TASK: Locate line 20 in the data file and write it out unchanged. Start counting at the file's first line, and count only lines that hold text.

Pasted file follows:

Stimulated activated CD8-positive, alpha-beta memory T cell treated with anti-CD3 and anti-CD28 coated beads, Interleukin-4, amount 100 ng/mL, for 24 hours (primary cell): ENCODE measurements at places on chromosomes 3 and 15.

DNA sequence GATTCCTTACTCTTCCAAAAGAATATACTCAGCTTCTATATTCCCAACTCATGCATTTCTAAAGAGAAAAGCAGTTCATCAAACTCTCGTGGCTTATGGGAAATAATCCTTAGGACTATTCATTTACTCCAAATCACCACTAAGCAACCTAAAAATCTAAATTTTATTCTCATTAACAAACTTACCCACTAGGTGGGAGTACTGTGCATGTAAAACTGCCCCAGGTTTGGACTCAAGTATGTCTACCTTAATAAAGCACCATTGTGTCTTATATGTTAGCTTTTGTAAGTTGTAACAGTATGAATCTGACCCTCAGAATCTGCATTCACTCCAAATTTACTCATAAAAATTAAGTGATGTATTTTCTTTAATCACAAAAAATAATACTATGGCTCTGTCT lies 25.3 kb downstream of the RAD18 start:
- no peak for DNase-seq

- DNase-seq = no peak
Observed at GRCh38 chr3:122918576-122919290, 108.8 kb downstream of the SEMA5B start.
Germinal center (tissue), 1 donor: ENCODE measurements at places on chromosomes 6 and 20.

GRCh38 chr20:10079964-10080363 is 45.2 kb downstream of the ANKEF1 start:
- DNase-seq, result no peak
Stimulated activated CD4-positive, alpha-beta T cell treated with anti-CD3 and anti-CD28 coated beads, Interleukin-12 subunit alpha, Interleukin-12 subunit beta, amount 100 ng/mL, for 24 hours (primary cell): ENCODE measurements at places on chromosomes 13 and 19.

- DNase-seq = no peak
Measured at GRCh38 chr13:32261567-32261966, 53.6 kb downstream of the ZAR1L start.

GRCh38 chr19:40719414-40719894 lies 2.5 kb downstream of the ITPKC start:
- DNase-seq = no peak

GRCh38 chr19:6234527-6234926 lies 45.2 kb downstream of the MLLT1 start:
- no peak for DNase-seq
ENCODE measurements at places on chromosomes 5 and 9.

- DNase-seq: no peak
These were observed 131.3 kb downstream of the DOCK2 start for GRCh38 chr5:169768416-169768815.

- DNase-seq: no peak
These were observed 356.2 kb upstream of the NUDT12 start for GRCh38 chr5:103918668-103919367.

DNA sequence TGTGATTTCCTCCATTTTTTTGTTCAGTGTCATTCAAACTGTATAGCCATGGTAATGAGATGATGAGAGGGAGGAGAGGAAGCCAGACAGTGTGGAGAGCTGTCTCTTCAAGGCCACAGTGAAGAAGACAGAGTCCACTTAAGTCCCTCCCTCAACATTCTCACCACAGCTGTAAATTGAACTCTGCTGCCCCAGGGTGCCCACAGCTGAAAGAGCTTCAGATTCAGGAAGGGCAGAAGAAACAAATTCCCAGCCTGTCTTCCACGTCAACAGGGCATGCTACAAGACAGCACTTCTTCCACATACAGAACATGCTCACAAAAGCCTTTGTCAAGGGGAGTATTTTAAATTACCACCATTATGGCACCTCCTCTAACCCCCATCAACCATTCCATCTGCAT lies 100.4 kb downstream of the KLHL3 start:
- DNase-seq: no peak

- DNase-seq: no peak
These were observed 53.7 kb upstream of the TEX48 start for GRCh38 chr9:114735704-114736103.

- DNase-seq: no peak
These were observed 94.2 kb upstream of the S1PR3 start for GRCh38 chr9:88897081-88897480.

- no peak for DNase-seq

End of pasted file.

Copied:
These were observed 356.2 kb upstream of the NUDT12 start for GRCh38 chr5:103918668-103919367.